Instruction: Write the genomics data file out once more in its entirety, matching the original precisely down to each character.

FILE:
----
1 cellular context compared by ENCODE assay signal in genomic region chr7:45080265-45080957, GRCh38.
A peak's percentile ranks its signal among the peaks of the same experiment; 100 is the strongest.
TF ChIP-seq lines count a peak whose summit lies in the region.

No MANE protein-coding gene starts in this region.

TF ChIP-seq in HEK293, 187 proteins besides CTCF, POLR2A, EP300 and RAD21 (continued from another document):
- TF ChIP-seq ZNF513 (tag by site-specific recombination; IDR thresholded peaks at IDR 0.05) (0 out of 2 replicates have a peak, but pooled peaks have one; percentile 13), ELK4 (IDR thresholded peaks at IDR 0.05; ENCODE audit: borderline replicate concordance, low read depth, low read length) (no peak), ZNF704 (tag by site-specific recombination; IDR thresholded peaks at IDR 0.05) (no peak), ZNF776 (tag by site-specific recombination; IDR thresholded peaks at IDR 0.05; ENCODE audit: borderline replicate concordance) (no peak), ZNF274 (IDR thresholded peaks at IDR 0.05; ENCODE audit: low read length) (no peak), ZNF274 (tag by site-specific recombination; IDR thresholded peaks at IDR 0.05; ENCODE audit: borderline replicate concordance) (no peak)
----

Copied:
1 cellular context compared by ENCODE assay signal in genomic region chr7:45080265-45080957, GRCh38.
A peak's percentile ranks its signal among the peaks of the same experiment; 100 is the strongest.
TF ChIP-seq lines count a peak whose summit lies in the region.

No MANE protein-coding gene starts in this region.

TF ChIP-seq in HEK293, 187 proteins besides CTCF, POLR2A, EP300 and RAD21 (continued from another document):
- TF ChIP-seq ZNF513 (tag by site-specific recombination; IDR thresholded peaks at IDR 0.05) (0 out of 2 replicates have a peak, but pooled peaks have one; percentile 13), ELK4 (IDR thresholded peaks at IDR 0.05; ENCODE audit: borderline replicate concordance, low read depth, low read length) (no peak), ZNF704 (tag by site-specific recombination; IDR thresholded peaks at IDR 0.05) (no peak), ZNF776 (tag by site-specific recombination; IDR thresholded peaks at IDR 0.05; ENCODE audit: borderline replicate concordance) (no peak), ZNF274 (IDR thresholded peaks at IDR 0.05; ENCODE audit: low read length) (no peak), ZNF274 (tag by site-specific recombination; IDR thresholded peaks at IDR 0.05; ENCODE audit: borderline replicate concordance) (no peak)